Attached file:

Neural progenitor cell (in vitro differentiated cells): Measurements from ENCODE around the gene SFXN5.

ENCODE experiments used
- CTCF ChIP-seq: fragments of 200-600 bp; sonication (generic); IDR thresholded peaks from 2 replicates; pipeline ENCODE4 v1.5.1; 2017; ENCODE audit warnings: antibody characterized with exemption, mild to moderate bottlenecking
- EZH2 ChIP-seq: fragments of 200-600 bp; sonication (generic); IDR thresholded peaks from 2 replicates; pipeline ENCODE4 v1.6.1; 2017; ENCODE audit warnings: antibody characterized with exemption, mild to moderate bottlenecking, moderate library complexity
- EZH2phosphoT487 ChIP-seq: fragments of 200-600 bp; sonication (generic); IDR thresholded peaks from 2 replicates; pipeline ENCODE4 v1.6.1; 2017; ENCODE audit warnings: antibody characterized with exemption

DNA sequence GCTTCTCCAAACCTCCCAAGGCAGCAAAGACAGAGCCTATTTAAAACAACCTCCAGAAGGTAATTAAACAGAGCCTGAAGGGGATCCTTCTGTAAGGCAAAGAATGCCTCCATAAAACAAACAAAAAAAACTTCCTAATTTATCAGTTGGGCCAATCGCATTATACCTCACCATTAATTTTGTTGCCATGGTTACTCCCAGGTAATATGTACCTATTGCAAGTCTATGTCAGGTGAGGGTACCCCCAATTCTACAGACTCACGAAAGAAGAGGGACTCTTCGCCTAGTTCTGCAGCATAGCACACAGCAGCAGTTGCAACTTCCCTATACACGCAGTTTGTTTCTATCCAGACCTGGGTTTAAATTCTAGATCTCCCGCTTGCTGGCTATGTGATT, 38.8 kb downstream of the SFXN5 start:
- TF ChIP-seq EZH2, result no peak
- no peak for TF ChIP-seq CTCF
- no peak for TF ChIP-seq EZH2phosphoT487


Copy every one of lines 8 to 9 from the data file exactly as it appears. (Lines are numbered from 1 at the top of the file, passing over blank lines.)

- no peak for TF ChIP-seq CTCF
- no peak for TF ChIP-seq EZH2phosphoT487